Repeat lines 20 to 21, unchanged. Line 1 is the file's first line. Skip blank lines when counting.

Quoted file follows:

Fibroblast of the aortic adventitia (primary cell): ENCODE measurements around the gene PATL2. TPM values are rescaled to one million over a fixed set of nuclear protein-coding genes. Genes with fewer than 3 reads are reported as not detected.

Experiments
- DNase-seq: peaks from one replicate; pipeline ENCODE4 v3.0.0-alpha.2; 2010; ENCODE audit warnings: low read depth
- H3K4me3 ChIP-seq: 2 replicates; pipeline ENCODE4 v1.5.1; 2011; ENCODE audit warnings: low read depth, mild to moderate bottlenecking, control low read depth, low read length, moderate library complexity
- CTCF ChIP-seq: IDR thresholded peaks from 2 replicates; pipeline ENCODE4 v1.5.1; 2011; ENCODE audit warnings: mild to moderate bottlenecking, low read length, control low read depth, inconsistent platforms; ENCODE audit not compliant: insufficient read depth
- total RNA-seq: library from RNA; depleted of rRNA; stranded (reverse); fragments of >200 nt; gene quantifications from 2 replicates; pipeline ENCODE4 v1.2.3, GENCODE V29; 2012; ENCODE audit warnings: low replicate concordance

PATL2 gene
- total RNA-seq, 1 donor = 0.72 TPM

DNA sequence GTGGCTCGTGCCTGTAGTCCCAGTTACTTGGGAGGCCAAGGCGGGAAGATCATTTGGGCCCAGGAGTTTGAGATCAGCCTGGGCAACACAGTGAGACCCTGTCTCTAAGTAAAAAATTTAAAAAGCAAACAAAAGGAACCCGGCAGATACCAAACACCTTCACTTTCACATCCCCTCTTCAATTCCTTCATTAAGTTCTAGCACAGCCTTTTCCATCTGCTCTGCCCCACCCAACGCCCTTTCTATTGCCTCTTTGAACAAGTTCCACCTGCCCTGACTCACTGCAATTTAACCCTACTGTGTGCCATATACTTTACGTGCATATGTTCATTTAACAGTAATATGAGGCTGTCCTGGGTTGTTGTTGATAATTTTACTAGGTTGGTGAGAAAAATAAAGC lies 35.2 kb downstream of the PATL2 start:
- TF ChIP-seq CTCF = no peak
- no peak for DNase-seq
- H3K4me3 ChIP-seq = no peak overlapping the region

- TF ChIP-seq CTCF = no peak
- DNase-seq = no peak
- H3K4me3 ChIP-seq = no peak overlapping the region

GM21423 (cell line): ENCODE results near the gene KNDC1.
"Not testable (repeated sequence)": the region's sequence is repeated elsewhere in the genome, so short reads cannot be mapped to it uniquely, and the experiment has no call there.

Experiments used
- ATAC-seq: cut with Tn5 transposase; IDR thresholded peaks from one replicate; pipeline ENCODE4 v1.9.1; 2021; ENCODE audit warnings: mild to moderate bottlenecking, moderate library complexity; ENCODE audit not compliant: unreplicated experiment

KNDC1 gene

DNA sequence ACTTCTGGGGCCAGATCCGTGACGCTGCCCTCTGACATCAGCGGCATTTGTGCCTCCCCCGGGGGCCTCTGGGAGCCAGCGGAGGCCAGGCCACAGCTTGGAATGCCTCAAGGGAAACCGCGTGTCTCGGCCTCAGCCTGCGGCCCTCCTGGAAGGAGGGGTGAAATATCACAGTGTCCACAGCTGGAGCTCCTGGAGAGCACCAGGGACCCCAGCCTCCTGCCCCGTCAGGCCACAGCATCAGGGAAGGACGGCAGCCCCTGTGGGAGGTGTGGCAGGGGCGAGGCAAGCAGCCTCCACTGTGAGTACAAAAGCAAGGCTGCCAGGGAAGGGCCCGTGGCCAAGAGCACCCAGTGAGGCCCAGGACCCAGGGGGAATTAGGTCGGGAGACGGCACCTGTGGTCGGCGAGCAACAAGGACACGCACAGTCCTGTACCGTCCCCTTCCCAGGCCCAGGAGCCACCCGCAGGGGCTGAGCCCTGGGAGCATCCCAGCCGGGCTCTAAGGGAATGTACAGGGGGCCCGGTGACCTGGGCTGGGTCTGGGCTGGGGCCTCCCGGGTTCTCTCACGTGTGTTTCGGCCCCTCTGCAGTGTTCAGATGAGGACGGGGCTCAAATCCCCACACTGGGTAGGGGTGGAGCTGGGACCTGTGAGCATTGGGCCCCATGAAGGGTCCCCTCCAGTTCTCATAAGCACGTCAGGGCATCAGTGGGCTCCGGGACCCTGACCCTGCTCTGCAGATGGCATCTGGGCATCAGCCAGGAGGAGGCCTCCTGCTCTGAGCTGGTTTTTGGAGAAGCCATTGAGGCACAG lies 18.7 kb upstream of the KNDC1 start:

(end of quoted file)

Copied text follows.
KNDC1 gene

DNA sequence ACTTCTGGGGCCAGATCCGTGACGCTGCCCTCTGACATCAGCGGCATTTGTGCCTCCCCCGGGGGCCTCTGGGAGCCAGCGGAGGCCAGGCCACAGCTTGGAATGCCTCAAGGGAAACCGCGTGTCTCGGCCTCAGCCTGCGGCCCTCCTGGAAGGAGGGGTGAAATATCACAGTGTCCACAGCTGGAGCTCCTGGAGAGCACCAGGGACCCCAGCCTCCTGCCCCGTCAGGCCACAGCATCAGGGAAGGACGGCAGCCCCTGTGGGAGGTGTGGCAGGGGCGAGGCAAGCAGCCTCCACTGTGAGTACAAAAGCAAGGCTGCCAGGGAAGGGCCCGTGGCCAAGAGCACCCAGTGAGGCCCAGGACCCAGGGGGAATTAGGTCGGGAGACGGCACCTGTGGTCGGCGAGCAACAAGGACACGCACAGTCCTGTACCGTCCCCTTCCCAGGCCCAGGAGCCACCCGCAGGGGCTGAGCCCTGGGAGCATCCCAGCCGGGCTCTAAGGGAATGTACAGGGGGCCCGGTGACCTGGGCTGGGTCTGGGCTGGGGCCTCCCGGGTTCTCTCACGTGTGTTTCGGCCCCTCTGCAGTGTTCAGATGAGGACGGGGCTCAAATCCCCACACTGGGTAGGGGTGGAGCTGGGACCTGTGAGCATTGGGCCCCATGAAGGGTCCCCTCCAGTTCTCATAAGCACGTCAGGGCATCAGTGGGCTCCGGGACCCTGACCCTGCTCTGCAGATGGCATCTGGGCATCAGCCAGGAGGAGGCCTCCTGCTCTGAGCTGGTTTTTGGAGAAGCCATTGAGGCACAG lies 18.7 kb upstream of the KNDC1 start: